DDRMAX2 Dance Dance Revolution 7thMix


DDRMAX2 Dance Dance Revolution 7thMix
DDRMAX2 Dance Dance Revolution 7thMix
DDRMAX2 Dance Dance Revolution 7thMix for the Japanese PlayStation 2
Cover art for the PlayStation 2 port of DDRMAX2 Dance Dance Revolution 7thMix.
Developer(s) Konami Computer Entertainment Tokyo
Publisher(s) KCET
Distributor(s) KCET
Designer(s) KCET
Series Dance Dance Revolution & Bemani
Engine 7thMix & 7thMix PlayStation
Platform(s) Arcade & Sony PlayStation 2
Release date(s) Arcade:
  • JP March 27, 2002

PlayStation 2:

  • JP April 24, 2003
Genre(s) Music & Exercise
Mode(s) Single-player & Multiplayer
Rating(s) CERO: A (PlayStation 2)
Media/distribution CD-ROM (arcade)

DVD-ROM (PlayStation 2)

Cabinet Custom
Arcade system Bemani System 573 Digital
CPU R3000A 32 bit RISC processor
Sound PlayStation SPU
Display 29" CRT (Raster, 256x224 & 740x480)

DDRMAX2 Dance Dance Revolution 7thMIX is the 7th game in the Dance Dance Revolution series of music video games and the sequel to DDRMAX Dance Dance Revolution 6th Mix. It was released in the arcades by Konami on April 17, 2002. Although only officially released in Japan, units exist worldwide. DDRMAX2 contains a total of 116 songs that are playable in normal gameplay, 34 of which are new to Dance Dance Revolution. 20 of these songs are hidden and unlockable.

The interface used is a red, grey, and yellow version of the Song Wheel interface introduced on DDR 5thMIX. The names of the difficulty modes are "Light," Standard," and "Heavy," as they were in DDRMAX.

Contents

Gameplay

The core gameplay of DDRMAX2 is the same as the previous Dance Dance Revolution games. The 2-tiered scoring system which debuted on DDRMAX is still utilized on DDRMAX2. The Groove Radar also returned, along with the return of the previous Foot Rating system.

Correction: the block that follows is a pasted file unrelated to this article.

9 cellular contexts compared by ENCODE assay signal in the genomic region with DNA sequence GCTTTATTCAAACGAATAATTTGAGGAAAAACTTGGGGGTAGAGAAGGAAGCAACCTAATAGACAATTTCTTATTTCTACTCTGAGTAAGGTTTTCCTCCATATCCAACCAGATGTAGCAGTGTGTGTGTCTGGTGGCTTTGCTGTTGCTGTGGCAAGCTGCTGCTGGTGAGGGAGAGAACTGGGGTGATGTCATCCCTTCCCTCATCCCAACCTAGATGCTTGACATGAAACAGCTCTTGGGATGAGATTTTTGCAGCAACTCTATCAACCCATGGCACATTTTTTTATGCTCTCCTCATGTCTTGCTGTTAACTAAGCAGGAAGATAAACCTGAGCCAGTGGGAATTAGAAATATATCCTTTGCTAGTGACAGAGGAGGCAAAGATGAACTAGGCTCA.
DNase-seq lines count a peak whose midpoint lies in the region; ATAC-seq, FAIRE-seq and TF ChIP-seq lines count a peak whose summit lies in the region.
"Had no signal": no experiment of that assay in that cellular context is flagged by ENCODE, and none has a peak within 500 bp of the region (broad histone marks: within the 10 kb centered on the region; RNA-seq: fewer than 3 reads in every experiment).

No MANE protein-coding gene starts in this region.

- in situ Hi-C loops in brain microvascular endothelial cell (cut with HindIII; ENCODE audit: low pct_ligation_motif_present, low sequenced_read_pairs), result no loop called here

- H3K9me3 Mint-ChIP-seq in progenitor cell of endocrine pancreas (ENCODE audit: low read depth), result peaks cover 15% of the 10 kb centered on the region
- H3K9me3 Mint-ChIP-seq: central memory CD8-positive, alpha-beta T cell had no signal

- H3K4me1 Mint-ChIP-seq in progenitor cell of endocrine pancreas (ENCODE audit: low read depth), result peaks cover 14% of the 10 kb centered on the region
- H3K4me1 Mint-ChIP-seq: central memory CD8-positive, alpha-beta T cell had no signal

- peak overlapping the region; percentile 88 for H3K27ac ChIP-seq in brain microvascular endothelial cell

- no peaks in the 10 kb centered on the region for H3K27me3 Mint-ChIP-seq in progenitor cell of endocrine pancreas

Extra Stage

If, on the final stage, a player gets the grade of AA or better on any Heavy step routine, the game gives the message "Try Extra Stage." The song wheel on the Extra Stage is locked to MAXX UNLIMITED, which is played with the Reverse Scroll modifier, a Dark Modifier (Step line disappears) and a x1.5 Speed modifier. The Extra Stage is also played in "Pressure" mode, where health bar starts full and does not regenerate if it depletes with missed steps.

If the player scores a grade of AA or better, then they are forced to play "One More Extra Stage." This time, the Song Wheel is locked on 革命 (KAKUMEI).. The player is forced to play its Oni steps in a Reverse Scroll modifier, a Dark Modifier (Step line disappears) and a x3 Speed modifier. On One More Extra Stage, it is in sudden-death mode, which means just one step that is not scored "Perfect" or "Great" or one freeze that is scored "NG" ends the game.

Nonstop Challenge

The Nonstop Challenge, also referred to as Oni Mode, is a feature new to DDRMAX2. It was officially renamed Challenge Mode in Dance Dance Revolution Extreme to avoid confusion with Nonstop Mode. The mode involves playing through 4-10 different usually themed songs with limited gaps between them just like in Nonstop Mode, but the traditional Dance Gauge is replaced by a "battery bar" with 3 lives (4 lives total,). A life is lost if a combo is broken (which is done by getting a step judged as a Good or less, or by breaking a Freeze). Lives can be regained after every song played, and some courses force different modifiers. If all lives (4) are lost, the game ends and the course fails. (The challenge Lives is also used at DDR Supernova 2 in Extra stage.)